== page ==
Day 1 rush: 70,000 visit trade fair

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SummaryDelhi Metro officials said more than 35,000 fair tickets were sold at its stations.

It was Day One windfall at the 32nd India International Trade Fair at Pragati Maidan, which was opened to all visitors on Monday, as approximately 70,000 people landed there to look and buy the goodies from 21 countries.

Delhi Metro officials said more than 35,000 fair tickets were sold at its stations.

Only business visitors were allowed till Sunday at the fair, which was inaugurated on November 14. The international participants were anticipating the rush after the five business days. The highest footfalls were recorded at stalls selling consumer products.

The India Trade Promotion Organisation (ITPO), organisers of the fair, said the idea was to increase trade, not the number of visitors. ITPO general manager (corporate communications) Prabhat Sharma said: “Ticket counters were closed by 4 pm so that the visitors inside Pragati Maidan were not squished by an overwhelming crowd.” Still, 70,000 was an “overwhelming” number.

There are 58 ticket counters at Metro stations and Pragati Maidan. No ticket will be sold if the day’s volume touches 1 lakh tickets.

Another top priority was safety and keeping Mathura Road snarl-free. A fine of Rs 600 will be slapped on any car parked on Mathura Road, Bhairon Road and Purana Qilla Road till November 27 when the the fair ends.

Traffic officers said 243 people were fined in the first five days of the fair for unauthorised parking.

DCP Mangesh Kashyap said 3,000 police personnel have been deployed to provide security to the visitors at the fair.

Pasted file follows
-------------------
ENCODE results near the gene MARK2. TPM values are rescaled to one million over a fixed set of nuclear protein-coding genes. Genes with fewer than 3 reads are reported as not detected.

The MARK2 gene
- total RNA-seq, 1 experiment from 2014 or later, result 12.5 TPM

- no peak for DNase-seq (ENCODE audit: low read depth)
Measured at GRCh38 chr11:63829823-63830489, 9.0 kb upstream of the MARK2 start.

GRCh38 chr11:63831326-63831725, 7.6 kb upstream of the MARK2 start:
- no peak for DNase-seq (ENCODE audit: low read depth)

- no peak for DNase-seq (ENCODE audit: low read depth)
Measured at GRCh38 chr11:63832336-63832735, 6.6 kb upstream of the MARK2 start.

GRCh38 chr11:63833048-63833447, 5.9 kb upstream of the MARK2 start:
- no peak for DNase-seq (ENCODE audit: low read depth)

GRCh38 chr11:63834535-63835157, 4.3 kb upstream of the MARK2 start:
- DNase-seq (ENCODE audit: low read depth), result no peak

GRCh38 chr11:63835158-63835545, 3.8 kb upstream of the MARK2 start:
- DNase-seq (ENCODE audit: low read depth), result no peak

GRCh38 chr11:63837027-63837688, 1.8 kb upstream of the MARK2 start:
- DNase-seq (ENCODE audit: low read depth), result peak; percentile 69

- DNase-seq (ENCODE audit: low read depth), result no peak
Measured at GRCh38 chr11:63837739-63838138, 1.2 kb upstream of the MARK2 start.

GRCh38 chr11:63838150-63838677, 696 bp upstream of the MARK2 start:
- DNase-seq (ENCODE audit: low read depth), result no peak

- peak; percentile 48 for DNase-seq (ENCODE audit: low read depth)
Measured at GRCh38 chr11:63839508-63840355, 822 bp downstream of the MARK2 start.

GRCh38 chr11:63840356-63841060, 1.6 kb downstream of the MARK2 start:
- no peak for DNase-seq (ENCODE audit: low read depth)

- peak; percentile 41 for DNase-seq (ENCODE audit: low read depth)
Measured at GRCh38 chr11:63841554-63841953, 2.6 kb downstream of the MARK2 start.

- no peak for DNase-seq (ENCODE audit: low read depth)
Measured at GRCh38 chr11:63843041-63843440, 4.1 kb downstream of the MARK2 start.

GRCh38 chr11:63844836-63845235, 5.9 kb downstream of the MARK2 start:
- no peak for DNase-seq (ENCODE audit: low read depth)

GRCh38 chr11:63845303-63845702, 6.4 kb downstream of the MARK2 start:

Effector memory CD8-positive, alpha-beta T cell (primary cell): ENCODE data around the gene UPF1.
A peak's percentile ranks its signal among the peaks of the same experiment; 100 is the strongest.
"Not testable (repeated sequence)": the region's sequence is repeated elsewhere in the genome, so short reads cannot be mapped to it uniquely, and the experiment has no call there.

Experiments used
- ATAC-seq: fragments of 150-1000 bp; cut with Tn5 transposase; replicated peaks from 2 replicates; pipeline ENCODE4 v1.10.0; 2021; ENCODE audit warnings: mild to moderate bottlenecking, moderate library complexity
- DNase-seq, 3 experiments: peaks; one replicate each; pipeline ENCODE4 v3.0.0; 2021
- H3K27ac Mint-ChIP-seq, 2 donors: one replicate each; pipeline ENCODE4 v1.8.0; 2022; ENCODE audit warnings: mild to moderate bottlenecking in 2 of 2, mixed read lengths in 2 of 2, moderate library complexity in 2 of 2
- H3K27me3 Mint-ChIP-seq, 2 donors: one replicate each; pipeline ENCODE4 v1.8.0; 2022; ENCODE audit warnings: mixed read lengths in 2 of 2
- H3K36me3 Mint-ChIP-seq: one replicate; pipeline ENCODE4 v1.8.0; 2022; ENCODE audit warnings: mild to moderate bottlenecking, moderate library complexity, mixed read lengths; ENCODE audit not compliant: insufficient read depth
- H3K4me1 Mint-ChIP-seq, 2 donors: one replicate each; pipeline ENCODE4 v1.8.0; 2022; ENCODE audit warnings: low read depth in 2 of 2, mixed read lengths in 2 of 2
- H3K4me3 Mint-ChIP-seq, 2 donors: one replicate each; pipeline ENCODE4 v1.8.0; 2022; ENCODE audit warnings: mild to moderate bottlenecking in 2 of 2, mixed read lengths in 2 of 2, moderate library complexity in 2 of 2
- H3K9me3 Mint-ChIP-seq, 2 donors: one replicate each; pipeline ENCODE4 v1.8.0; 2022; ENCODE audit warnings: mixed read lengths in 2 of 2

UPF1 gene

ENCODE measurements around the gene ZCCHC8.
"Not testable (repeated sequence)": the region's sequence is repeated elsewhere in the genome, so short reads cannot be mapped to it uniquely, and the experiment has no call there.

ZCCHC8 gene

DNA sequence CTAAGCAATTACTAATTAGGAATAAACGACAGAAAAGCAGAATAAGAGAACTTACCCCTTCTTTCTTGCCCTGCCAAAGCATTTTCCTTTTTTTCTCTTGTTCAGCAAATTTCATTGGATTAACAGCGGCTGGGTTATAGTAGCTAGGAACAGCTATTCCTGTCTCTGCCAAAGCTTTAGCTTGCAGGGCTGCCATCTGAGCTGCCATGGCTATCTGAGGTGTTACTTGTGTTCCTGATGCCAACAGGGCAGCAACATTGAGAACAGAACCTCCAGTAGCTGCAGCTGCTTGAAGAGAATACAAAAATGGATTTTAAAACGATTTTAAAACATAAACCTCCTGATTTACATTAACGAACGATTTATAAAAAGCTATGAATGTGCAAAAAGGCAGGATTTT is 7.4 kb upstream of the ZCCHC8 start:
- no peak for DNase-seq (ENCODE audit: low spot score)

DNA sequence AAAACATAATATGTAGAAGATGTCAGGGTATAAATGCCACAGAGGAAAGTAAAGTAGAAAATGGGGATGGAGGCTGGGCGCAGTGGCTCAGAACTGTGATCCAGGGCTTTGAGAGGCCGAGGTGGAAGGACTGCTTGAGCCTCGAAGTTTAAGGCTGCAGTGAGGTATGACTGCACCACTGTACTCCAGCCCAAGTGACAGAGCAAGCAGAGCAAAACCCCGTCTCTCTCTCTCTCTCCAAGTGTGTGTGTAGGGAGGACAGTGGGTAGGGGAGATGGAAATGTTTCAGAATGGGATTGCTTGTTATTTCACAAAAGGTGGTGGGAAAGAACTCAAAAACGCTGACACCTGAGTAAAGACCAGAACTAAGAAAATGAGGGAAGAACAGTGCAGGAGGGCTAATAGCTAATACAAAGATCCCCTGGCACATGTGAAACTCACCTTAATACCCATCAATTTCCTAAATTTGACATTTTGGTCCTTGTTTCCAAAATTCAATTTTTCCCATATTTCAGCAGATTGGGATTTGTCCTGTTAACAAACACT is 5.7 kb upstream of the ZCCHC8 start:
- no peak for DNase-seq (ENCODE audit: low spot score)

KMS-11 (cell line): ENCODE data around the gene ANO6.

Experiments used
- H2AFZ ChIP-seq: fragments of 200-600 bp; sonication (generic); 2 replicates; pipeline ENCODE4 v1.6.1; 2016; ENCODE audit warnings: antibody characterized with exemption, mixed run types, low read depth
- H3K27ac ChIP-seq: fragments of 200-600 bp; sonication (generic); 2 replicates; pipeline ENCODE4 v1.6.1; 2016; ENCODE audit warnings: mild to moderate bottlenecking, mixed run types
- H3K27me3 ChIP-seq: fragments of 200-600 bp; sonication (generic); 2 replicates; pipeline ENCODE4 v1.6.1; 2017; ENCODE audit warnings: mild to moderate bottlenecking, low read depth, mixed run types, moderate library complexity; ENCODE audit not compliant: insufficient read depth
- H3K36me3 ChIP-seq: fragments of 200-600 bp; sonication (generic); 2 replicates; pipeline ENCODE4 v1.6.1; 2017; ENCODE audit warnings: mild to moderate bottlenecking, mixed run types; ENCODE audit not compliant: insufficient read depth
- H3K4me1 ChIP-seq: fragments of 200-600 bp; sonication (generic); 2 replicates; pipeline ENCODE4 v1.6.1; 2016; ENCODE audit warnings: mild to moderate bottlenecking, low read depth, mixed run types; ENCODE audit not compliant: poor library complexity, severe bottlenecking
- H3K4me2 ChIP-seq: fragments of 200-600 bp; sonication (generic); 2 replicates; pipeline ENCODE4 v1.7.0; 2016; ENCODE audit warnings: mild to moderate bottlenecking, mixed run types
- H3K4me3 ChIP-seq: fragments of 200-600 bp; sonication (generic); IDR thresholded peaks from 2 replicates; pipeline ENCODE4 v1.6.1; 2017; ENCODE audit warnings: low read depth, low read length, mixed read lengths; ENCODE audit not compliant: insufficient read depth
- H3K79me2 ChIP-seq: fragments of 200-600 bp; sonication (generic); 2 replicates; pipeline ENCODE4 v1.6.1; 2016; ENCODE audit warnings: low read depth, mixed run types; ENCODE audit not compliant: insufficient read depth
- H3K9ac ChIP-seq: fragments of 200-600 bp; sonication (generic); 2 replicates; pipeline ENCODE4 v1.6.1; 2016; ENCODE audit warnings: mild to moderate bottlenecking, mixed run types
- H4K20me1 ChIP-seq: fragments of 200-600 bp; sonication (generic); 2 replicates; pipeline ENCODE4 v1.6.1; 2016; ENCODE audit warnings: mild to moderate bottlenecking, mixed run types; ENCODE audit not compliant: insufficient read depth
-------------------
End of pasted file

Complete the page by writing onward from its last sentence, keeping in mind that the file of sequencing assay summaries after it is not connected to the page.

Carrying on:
Though people were happy with the arrangements, there were grumbles from exhausted elderly visitors who had to walk the entire expanse of Pragati Maidan because the shuttle service was restricted to VIPs and the “jury” members.

Many of them said they were exhausted even before they entered Pragati Maidan because they had to stand in long queues outside the gates. The tickets and passes were barcoded and entry was allowed only after adequate scanning, which could not keep pace with the rush. The young didn’t mind. “I visit the fair every year because it offers an international food and shopping experience,” college student Mayank said.

A strict “no” at the fair is the use of polythene bags. “A couple of state pavilions were giving polythene bags. They have been directed to stop it immediately. At least 20 stores are selling subsidised eco-friendly bags,” a fair official said.

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